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November Provider Spotlight - Dr. Grace Gosar and Pete Gosar

mural at the Downtown Laramie clinic showing one hand giving a leaf to another hand
Mural at the Laramie Downtown Clinic Garden

For siblings, Dr. Grace Gosar and executive director of the Laramie Downtown clinic, Pete Gosar, telehealth is not just a priority - it is a labor of love. This Q&A discusses their triumphs and challenges with telehealth since March 2020 and will dig deeper into the incredible work of this free clinic.

  1. When did you first hear about telehealth? How did you feel about it then? How do you feel about it now?

Dr. Grace Gosar: I would guess I heard about it 10 years ago. I just didn’t feel like it was reality then. I looked at how my day went and the technology we had, and I didn’t believe there was equipment or motivation to do it at my former work place. In March 2020, we started doing things differently—I see myself as an extender for specialty providers now, and it makes me a more flexible option. I am happy we were pushed into providing telehealth, and I don’t think we will leave it as a clinic or even as a country. 

Pete Gosar: We heard about telehealth services a couple of ways—first, reading about it on the internet and second, we had some experience with electronic health records that intrigued us. That was where we first heard about it and knew that many of our patients do not have reliable transportation, and this could save them the trouble of getting to the clinic. Lack of reliable transportation caused patients to cancel many times.

  1. When did you begin offering telehealth services? What prompted the need to offer these services?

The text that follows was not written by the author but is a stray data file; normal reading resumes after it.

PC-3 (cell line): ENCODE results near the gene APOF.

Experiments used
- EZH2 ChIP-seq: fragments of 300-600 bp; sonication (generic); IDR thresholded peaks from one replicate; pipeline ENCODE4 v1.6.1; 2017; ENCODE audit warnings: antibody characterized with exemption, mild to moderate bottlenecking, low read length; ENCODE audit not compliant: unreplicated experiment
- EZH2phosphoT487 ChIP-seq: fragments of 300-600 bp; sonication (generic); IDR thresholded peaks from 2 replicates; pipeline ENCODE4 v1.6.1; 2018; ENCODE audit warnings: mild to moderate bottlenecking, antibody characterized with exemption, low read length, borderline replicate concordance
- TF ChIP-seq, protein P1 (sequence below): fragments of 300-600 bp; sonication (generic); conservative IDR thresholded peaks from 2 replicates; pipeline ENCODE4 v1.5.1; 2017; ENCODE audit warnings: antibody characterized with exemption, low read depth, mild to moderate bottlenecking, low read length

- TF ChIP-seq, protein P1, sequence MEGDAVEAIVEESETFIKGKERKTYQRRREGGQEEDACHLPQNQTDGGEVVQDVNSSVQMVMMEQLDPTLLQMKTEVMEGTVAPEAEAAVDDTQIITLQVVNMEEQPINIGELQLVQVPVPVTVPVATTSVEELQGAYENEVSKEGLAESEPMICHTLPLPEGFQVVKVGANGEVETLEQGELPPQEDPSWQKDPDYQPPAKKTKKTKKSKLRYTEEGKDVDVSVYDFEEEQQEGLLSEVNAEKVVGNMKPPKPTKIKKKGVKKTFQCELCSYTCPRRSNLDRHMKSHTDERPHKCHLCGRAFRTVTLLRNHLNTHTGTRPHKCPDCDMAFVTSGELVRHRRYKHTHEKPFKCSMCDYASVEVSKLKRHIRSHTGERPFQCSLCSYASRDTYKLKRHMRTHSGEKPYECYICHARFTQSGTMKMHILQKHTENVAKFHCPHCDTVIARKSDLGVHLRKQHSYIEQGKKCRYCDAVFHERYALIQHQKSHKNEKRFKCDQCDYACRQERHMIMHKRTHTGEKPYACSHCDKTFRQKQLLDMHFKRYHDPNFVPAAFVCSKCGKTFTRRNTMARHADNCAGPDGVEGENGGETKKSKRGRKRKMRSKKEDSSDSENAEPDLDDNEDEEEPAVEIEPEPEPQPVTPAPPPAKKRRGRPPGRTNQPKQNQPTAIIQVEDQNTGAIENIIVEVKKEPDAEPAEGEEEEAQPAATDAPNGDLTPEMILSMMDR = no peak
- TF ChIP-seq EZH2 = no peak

Dr. Grace: It was March and it was the Coronavirus. We are a mostly volunteer clinic and we have limited paid staff, so if the paid staff were to get sick, we could not provide services. That really prompted us to take action. We had to be really careful about offering some sort of service but needing to remain well (as a staff) too. 

Pete: COVID really forced us to go down this road. We figured telehealth might save both patient and provider some time when you just need to check-in with a provider. But it has also been especially helpful for specialty appointments. 

  1. What motivates you to continue offering telehealth services?

Dr. Grace: I think telehealth works better for our clients in certain instances. One of the reasons we started a Wednesday night clinic is because so many of our clients work during the day and cannot afford to miss work. It is exquisitely useful for our clients, and I think it works well for providers too. I don’t think we even know the full breadth of what we can do with telehealth. I think telehealth is a wonderful extender to what we have to offer at the clinic. I have also sat in with specialty providers, and we often get a different outcome for patient health if their primary care physician is there. 

Pete: Telehealth is proving effective—it works! I see how important telehealth is now and how this is a real opportunity for people to connect with other specialists and make a healthcare plan that works for them. 


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